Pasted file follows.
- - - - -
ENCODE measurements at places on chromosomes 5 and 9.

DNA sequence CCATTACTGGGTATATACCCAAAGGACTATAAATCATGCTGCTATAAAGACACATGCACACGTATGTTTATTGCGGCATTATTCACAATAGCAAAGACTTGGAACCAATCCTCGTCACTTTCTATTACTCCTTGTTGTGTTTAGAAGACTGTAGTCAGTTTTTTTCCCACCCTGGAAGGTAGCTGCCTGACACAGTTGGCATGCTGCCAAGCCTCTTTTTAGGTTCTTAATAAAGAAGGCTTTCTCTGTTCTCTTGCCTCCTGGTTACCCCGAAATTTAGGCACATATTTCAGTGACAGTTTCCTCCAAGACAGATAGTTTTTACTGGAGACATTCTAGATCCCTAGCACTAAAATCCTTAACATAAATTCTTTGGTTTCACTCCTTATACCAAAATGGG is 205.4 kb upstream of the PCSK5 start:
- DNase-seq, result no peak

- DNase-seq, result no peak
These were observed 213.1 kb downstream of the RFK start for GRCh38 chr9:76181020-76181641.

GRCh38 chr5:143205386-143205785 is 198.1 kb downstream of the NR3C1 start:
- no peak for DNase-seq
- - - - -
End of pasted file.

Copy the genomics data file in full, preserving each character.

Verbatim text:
ENCODE measurements at places on chromosomes 5 and 9.

DNA sequence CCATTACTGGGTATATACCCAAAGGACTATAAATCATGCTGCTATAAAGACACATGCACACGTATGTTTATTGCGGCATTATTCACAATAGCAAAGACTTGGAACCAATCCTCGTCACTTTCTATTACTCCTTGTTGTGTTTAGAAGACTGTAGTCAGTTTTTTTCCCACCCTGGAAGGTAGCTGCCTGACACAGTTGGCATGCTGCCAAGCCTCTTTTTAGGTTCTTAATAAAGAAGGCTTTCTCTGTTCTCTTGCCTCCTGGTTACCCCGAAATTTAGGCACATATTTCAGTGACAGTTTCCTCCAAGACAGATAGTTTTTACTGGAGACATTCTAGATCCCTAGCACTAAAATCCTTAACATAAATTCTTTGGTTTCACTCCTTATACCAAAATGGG is 205.4 kb upstream of the PCSK5 start:
- DNase-seq, result no peak

- DNase-seq, result no peak
These were observed 213.1 kb downstream of the RFK start for GRCh38 chr9:76181020-76181641.

GRCh38 chr5:143205386-143205785 is 198.1 kb downstream of the NR3C1 start:
- no peak for DNase-seq